Ok.  So in our culture it is frowned upon to drink from the cup of a total stranger, or expect a stranger to drink from your water bottle.  But it’s not like these folks carry Dixie cups with them everywhere.  Still, the day was hot, and she was thirsty, and it just wasn’t in me to deny her when there sat beside me a half-filled water bottle still chilled from the morning.  Good protocol or not, with a shrug I handed it to her and went on with the task at hand.  She promptly took it to share with her siblings, and, to my surprise, she returned minutes later to give it back.  It wasn’t empty.  Thirsty as they were, they’d left most of it for me.

“No, no”, I said, handing it back.  “Es por tu.”  Did I say that right?  I must have – she skipped away with it.

Young girl having fune with hoola-hoop in the parkThat challenge met, the flood gates opened.  One after another the children (who had earlier been rather wary of me) came forward.  “Agua?  Agua?” They asked.  Into my head popped Jesus’ words about giving a cup of cold water to “the least of these,” — and what happens to those who don’t.  But what could I do? No agua, and now not even a bottle!  Ok, Lord.  This one’s on you.  Miracle needed – or at least a good plan.

Fortunately our stream of clients had slowed to a trickle so I had some time to think.  Our team leader, Chad, was loading some things into the van when I approached.  There in back was the Igloo cooler – not water, but tea, along with a half dozen Styrofoam cups.  That would do. “Better to empty it here than haul it back,” I suggested.  He lugged it back to the courtyard for me and soon we were set to go.

As you might surmise, I now faced a new challenge.  We had more “te” and more thirsty people than we had cups. With the help of my Kindle Spanish medical dictionary, I learned the Spanish word for cup – “vaso” (think “vase” or “vessel”).   So now when the thirsty little niños approached, I coaxed them to talk to me, even though I knew what they wanted.  “Te?” they would ask, one after another.

“Si, pero necessita un vaso.  No tengo nada,” I’d reply.  (“Yes, but you need a cup; I have none”)

The day was hot and they were thirsty.  Somehow, despite my faulty grammar, they understood. They shared their cups and the tea with one another in a way I doubt many Americans would. Thirst satisfied, problem solved; I moved on to the next challenge without much thought.

It was only much later as I lay in bed that I began to fully consider what had happened that day.  How frustrated I felt that those little ones, (and the adults too for that matter) were genuinely thirsty in the mid-day heat, and I knew we had that big cooler nearly filled with what they needed; yet we had no “vasos” – no cups – with which to share the life-restoring liquid. That gap had tormented me.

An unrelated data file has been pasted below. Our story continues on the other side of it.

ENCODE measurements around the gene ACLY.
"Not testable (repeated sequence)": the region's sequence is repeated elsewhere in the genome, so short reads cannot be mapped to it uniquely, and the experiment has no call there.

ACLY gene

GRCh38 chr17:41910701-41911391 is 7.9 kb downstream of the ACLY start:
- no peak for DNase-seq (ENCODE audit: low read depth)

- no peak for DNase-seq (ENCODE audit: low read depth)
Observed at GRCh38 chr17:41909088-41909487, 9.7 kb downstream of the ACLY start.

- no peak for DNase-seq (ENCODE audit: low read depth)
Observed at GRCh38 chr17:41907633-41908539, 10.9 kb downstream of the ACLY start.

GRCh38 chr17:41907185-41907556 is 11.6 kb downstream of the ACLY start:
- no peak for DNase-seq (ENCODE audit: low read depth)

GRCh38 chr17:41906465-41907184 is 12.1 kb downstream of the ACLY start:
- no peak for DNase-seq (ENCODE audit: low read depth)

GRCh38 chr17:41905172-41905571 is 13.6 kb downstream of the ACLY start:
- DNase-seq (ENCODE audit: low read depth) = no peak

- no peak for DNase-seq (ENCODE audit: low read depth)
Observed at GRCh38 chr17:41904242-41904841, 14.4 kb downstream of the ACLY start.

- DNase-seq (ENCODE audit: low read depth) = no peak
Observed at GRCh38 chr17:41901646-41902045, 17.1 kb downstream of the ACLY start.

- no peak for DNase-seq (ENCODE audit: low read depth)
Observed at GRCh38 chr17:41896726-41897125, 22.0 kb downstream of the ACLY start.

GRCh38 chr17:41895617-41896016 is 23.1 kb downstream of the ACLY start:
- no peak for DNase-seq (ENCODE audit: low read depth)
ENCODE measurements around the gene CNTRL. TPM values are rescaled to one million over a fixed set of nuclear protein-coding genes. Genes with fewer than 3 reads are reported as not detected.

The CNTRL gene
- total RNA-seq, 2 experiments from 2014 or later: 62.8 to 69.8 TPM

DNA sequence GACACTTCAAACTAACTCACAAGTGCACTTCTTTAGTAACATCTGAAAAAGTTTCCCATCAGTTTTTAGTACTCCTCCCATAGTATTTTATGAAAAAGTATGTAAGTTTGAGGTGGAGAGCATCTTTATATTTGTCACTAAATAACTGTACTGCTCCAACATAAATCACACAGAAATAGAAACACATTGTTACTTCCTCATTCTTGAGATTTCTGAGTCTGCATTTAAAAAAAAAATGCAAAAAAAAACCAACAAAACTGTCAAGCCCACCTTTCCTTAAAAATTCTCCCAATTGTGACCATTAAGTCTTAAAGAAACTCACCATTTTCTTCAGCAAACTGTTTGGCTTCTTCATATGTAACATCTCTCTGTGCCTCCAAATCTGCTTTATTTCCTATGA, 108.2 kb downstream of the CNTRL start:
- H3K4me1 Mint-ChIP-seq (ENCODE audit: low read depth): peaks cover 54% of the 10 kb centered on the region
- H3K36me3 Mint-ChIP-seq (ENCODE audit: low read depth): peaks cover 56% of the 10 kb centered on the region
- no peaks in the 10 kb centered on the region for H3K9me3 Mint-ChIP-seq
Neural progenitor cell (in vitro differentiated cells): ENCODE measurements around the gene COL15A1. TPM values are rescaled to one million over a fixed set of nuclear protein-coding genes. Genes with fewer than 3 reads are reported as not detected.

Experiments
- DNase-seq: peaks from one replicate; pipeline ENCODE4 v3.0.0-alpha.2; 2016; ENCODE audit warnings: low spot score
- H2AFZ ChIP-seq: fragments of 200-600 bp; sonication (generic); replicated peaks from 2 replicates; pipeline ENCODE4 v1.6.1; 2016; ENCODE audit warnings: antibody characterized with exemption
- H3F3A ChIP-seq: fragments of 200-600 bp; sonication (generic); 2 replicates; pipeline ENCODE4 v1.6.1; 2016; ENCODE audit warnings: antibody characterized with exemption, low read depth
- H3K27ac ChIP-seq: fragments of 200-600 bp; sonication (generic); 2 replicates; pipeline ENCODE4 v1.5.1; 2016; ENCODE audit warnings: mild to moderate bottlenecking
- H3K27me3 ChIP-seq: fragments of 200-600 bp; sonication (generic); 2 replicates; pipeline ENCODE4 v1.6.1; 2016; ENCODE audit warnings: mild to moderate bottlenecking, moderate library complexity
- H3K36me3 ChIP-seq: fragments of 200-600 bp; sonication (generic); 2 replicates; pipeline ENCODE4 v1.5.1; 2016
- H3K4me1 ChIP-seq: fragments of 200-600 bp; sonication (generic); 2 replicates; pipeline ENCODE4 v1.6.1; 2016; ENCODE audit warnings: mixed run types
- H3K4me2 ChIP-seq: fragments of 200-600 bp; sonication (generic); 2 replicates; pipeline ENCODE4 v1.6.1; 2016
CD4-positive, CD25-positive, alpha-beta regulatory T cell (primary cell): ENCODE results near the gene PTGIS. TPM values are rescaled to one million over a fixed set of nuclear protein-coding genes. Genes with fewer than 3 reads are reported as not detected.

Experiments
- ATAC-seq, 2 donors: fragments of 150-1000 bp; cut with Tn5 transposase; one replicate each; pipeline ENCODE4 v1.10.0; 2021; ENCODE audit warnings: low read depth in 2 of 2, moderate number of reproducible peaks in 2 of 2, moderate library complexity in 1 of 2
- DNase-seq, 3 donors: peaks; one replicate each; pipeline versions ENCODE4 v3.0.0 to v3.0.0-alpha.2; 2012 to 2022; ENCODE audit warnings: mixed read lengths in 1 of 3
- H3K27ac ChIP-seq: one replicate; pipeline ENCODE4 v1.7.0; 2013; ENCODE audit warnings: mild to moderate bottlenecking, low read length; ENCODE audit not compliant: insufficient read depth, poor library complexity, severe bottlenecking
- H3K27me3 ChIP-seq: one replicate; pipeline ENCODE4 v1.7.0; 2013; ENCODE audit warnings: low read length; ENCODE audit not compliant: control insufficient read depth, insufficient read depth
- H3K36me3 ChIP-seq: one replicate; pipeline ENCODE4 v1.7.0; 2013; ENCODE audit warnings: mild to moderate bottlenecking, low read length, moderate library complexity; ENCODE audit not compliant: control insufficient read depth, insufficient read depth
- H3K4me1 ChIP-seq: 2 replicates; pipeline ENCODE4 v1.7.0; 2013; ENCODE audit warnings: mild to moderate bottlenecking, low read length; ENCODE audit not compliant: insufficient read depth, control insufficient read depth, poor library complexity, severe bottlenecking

Although I tried to fall asleep my thoughts returned to Jesus and the Women at the Well (John 4).  On that day it was Jesus who thirsted in the heat of the day.  It was he, the Son of God, who pleaded, “Give me a drink.”  She, a woman and a Samaritan, was also thirsty – for so much more than she knew – for “living water” – for connection with one who would love her authentically.  Jesus offered, but she did not grasp at first.

“Sir, you have no vessel with which to draw.”  Indeed he did not – no cup with which the water could be shared.  Her words evoked from me a stream of tears.  In my mind’s eye I saw again those thirsty children and the adults who waited with them in hope we could provide something – medicine, vitamins, something to ease the pain in their lives, to know someone cares.  A thousand other faces came to mind – not just Mexican children, but those in my own community and nation;  Teens on the television screen pleading for a stop to school shootings, victims of domestic violence and sex trafficking begging to be rescued,  alcoholics, and addicts desperately eyeing their next “fix.”  The faces flooded my imagination and I wept.  I wept because I know where the water can be found that will cool their thirst and heal their wounds.  I cried because I knew my ache was also his.

“Where are the “vasos?“ I asked; or he asked me, I know not which.  How can the water be shared without a cup? We in the Church know where the water can be found, so why do so many around us perish with thirst?  Where are the vessels?

I thought again of the Woman at the Well.  In the end it was she who ran to tell the village about the stranger who had changed her life.  Because of her they came to him, listened to him, and invited him to stay until they came to believe.  She, herself, became the vessel that he needed, the means of sharing Life, just as maybe that day I had been; and maybe this day, you are, too.

Who are the thirsty people around you?  We live surrounded by a multitude wasting away because no one has shared with them the Living Water of the Gospel.  Jesus is the Fountain of Living Water – those who thirst for him are many, will you be the cup he needs?

*Rev. Lee Ann Dunlap is in her 5th year serving as pastor to McConnelsville Grace, McKendree, and Pisgah UMCs in the Southern Hills District.